De has been quite vocal about issues plaguing the country, especially those concerning women. Yes, she admits that her writing has, time and again, drawn criticism from various quarters, but that doesn’t deter her. “The word difficult doesn’t exist to me. To tell the truth and to tell it fearlessly is every human being’s right. And we should take full advantage of being a part of a democracy, where our freedom, the constitution guarantees, will not be curtailed if there’s something worth fighting for.” Of course there will be people in the world who have more clout, who are more powerful, who want to harm you, she observes. But then again, that’s the test of your own character, of who you are, what you believe in. “Isn’t that the price worth paying?,” she asks emphatically.

On UR Ananthamurthy

This year, the festival commemorated UR Ananthamurthy, one of the exemplars of Kannada literature. De has her own experience to recount about the great storyteller. “We were on the panel at the last edition of Bangalore Lit Fest. And I like how fiery, feisty, articulate and unafraid he was in voicing his opinions. Not all of them were accepted, even by a very informed audience and crowd. Despite that, he was a giant as a thinker, as an iconic litterateur, who broke so many shackles, so many rules, freed so many people from their limited thinking and limited imagination.”

On writing

“I write every day of my life,” she declares, “I write for weekly columns, blogs, Twitter — writing on every level defines me and consumes me and that’s the way I want it to be always.” She is looking to start a new book soon. But she’s not sure what it will be about. “It’s only when an idea is about to explode inside my head and makes life unbearable for me, that I actually start the book. Because the idea has to be powerful enough for me to want to write it with that sense of passion and intensity.”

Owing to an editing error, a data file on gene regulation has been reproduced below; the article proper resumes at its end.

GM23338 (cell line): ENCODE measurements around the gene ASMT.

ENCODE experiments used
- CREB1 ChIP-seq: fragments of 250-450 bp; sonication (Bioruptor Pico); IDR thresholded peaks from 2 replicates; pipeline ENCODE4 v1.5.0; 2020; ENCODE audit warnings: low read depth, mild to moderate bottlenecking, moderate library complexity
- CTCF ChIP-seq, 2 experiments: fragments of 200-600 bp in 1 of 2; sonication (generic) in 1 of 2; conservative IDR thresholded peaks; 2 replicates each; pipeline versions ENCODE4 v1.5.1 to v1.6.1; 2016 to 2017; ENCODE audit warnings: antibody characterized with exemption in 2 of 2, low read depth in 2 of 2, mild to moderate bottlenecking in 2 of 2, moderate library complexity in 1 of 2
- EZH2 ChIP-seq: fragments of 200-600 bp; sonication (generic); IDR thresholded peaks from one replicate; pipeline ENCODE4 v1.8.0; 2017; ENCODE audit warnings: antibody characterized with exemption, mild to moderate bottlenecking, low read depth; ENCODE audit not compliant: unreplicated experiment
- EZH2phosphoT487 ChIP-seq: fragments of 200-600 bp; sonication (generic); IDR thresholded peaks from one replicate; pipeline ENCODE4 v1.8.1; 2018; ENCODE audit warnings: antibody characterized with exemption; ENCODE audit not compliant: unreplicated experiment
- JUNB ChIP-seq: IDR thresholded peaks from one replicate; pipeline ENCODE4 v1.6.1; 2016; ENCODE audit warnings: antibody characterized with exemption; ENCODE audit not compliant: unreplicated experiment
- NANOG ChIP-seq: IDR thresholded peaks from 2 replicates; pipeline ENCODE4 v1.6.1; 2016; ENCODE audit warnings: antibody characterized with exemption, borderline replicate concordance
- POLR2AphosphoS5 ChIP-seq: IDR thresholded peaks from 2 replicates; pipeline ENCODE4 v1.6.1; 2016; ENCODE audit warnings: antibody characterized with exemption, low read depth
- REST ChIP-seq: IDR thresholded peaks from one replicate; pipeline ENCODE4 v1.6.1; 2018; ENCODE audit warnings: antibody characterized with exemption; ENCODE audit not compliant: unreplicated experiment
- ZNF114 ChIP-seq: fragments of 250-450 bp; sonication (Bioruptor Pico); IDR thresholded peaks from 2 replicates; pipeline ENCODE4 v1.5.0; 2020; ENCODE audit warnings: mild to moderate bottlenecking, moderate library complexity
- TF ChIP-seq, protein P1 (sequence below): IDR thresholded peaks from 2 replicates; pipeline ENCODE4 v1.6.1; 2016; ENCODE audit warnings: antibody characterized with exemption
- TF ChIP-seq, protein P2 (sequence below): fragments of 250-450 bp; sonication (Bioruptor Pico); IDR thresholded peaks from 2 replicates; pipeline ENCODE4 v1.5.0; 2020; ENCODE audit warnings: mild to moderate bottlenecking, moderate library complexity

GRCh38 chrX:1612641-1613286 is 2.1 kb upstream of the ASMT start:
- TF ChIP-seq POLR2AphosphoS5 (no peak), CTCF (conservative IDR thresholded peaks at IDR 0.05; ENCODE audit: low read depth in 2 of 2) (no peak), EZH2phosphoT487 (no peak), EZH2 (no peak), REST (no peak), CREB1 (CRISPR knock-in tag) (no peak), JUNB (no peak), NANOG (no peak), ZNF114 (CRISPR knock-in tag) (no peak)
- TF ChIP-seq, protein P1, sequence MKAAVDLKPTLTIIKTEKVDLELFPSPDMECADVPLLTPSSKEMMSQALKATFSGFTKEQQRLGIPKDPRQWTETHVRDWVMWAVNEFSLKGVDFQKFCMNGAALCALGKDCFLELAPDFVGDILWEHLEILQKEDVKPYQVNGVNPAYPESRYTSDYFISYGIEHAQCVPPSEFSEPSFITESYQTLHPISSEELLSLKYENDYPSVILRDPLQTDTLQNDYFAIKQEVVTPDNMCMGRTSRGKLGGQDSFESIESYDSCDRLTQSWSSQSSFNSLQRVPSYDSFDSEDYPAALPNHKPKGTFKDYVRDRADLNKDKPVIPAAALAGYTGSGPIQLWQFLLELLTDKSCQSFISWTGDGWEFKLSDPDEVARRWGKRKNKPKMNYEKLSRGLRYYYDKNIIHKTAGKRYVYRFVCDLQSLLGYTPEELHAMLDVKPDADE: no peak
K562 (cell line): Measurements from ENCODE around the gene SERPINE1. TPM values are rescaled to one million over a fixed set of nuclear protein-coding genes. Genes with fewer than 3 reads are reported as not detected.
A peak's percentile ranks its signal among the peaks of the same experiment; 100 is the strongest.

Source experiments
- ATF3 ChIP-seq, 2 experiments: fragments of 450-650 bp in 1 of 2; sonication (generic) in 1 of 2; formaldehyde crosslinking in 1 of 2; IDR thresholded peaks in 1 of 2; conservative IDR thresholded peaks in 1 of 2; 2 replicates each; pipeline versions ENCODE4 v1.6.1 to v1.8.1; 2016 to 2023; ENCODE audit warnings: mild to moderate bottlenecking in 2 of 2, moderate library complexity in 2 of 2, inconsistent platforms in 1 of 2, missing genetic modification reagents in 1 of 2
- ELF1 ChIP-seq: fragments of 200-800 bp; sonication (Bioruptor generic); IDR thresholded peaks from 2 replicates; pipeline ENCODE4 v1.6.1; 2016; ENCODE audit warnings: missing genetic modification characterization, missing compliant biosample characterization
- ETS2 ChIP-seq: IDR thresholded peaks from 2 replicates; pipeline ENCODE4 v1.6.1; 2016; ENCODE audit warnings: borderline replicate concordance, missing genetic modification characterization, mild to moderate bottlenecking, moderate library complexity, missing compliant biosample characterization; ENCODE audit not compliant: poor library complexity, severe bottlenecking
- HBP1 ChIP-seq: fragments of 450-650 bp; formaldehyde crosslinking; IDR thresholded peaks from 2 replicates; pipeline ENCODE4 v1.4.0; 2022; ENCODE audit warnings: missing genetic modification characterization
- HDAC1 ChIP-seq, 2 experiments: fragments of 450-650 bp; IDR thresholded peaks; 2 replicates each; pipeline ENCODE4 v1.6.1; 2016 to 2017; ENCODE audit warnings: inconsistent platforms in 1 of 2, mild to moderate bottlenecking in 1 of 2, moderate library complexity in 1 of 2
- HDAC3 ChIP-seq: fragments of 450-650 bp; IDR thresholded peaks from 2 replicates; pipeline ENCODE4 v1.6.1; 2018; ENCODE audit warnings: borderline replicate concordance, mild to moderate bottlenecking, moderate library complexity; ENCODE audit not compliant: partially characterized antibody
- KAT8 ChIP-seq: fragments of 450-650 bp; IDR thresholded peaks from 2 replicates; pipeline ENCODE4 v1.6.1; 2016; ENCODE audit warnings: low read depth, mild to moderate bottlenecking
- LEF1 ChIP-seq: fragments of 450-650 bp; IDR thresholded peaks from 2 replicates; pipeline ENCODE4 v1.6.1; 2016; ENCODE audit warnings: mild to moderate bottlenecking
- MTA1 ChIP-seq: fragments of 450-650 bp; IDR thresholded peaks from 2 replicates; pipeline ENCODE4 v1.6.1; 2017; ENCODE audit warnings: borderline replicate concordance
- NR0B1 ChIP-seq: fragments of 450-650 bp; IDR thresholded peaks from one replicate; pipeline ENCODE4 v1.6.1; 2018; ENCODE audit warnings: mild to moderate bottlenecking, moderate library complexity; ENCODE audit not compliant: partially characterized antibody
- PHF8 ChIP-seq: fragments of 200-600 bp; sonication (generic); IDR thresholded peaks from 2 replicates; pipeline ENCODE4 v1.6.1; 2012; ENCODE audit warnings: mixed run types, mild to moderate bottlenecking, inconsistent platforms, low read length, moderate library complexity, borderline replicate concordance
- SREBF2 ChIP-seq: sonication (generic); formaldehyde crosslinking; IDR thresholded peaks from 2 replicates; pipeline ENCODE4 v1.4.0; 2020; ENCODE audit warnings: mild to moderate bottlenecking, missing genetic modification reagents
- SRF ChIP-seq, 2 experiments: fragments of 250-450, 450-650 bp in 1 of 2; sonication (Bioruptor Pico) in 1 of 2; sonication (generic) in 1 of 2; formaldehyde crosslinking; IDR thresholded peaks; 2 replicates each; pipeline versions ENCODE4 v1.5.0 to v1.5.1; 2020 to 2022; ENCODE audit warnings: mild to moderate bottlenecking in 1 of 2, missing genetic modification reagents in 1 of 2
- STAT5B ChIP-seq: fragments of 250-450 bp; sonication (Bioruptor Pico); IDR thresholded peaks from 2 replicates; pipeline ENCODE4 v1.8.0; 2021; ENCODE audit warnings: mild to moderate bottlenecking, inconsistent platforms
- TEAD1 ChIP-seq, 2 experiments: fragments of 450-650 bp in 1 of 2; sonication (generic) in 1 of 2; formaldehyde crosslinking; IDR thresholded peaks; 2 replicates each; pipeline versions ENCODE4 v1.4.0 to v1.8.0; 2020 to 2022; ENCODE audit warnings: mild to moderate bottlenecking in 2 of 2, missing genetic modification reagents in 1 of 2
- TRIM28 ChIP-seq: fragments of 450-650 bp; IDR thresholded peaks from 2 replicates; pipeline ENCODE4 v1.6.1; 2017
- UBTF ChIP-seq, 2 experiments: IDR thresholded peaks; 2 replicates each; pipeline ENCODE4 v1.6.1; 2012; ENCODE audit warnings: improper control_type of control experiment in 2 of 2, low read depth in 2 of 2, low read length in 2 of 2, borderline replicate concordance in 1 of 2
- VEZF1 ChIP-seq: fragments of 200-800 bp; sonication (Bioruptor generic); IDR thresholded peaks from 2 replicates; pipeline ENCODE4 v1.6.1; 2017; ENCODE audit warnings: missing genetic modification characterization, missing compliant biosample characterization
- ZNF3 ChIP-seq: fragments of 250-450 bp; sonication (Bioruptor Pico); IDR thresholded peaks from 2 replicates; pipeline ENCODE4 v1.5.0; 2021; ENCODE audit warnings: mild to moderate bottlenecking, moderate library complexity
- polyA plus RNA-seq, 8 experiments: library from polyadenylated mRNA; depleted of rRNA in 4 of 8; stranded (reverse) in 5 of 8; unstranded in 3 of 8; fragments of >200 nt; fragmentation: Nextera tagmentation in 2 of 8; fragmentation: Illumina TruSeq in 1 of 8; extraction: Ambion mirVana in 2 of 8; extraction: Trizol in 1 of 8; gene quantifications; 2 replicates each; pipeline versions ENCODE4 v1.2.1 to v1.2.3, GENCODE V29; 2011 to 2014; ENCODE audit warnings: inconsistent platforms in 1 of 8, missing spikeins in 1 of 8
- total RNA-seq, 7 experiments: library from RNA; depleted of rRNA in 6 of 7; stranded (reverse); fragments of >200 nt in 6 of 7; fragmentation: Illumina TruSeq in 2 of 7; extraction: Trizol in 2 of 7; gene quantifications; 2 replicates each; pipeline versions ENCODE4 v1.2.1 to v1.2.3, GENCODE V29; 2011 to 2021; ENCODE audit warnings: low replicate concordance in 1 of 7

On the recent brouhaha on ‘ethical journalism’

Shobhaa De has gone on record, on her blog and on Twitter, about the recent spat between Deepika Padukone and a leading newspaper. Most of her comments stress that there is nothing wrong with sensational stories and the issue has been blown out of proportion by the actress who she once termed is “overrated and average-looking”. But when we asked her about it, she refused to comment, saying, “I write for the newspaper and I don’t have anything to say against them.”


An abridged version published in The New Indian Express on September 29, 2014

Categories: Articles- New Indian Express, Books, Interviews | Tags: , , , , , , , , | Leave a comment

In conversation with graphic artist, Seth Tobocman

A few days ago, I got a chance to talk to Seth Tobocman, the brain behind the comic magazine – World War 3 Illustrated. Of course I was nervous. I was going to talk to one of the most renowned graphic artists from America, the one who has championed many radical causes, whose comics delve into subjects that are real — be it political unrest, global warming or monetary crises. The interview was in relation to a visual demonstration he was going to conduct at the Rangoli Metro Arts Centre. The performance, he told me over the phone, was going to be based on the cultural concert (Cartoon Concert) method developed by cartoonist and illustrator, Vaughn Bode. Which meant that he would use comic strips and fuse them with PowerPoint slides and perform the text. And the themes would include “various issues of importance at the moment like the Palestinian conflict, global warming, social justice and homelessness in the USA, among others.” 

During the conversation that went on for over an hour, he held forth on his stay in Bangalore, his comics, his comic creation process and the medium in general.